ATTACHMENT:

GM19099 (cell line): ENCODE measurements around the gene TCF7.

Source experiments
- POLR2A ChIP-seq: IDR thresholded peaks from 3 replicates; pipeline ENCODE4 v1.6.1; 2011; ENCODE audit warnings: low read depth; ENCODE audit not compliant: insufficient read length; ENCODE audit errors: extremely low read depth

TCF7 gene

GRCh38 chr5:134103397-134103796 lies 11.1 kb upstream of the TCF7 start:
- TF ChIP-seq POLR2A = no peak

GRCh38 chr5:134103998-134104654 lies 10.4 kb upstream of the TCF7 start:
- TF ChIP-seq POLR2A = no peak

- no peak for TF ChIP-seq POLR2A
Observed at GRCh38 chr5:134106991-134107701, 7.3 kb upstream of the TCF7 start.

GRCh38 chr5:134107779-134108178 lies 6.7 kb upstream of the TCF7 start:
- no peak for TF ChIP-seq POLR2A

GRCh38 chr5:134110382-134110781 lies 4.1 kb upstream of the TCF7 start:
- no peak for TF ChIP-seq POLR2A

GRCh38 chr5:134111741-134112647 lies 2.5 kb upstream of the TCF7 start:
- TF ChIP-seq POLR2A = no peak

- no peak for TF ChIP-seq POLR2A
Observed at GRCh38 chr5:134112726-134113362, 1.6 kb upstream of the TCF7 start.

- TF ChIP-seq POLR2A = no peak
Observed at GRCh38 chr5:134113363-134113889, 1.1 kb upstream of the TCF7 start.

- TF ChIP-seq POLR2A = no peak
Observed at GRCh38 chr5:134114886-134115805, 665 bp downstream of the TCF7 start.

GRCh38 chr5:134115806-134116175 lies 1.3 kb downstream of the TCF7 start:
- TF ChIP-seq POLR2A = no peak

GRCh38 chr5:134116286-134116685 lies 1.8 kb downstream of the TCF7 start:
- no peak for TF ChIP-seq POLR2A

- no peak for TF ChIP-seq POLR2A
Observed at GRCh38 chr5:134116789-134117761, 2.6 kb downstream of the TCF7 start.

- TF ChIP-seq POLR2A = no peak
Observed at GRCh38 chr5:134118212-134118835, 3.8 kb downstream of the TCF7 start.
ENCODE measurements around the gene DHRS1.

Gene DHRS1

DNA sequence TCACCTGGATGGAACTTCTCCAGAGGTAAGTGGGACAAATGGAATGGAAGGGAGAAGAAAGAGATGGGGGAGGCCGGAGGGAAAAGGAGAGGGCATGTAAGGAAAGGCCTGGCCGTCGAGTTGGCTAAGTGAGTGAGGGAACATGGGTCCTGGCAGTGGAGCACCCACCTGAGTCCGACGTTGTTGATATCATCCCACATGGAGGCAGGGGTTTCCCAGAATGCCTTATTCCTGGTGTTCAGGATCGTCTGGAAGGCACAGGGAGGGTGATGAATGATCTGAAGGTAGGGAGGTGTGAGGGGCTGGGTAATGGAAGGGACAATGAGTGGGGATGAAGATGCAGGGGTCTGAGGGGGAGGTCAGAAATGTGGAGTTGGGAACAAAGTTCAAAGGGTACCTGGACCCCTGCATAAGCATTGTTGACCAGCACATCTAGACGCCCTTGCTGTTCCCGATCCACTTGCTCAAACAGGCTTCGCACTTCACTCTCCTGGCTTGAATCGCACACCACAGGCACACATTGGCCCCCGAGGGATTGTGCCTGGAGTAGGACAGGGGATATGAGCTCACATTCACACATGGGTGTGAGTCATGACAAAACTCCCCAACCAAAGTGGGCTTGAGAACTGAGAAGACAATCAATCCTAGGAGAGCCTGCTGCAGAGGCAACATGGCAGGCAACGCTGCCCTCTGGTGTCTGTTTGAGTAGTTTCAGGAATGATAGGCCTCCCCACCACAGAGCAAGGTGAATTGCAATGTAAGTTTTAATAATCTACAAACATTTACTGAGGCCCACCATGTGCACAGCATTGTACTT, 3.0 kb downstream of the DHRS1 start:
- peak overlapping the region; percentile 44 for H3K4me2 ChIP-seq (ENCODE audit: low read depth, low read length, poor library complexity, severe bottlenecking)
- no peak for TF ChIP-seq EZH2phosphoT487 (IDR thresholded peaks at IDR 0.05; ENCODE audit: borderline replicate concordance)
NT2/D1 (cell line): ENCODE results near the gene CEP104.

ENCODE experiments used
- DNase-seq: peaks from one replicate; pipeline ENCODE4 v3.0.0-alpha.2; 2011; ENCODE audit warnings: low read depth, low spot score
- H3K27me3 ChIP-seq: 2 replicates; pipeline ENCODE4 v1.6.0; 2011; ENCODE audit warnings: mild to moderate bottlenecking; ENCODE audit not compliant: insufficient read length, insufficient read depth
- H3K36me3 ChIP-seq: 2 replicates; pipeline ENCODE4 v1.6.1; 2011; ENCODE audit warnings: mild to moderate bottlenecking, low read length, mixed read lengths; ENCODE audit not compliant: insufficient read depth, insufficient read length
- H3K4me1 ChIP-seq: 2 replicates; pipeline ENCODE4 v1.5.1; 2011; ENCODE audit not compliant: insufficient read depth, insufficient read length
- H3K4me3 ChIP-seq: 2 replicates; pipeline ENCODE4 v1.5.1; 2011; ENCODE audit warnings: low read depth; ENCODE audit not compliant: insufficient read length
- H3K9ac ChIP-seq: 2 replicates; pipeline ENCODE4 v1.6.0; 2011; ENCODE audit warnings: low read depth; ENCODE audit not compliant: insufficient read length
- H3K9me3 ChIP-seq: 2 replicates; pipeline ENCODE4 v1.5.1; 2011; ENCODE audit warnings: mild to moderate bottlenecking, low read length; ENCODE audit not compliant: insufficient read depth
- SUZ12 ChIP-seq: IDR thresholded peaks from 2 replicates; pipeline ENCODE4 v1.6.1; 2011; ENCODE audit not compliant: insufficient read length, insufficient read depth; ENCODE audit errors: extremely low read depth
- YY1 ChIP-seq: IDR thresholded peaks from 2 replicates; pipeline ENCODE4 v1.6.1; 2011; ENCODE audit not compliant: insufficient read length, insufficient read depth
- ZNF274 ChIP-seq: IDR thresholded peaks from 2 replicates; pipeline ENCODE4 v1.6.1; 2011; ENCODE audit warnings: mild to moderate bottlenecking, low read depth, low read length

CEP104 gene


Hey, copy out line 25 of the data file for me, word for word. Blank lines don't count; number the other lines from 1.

GRCh38 chr5:134116286-134116685 lies 1.8 kb downstream of the TCF7 start: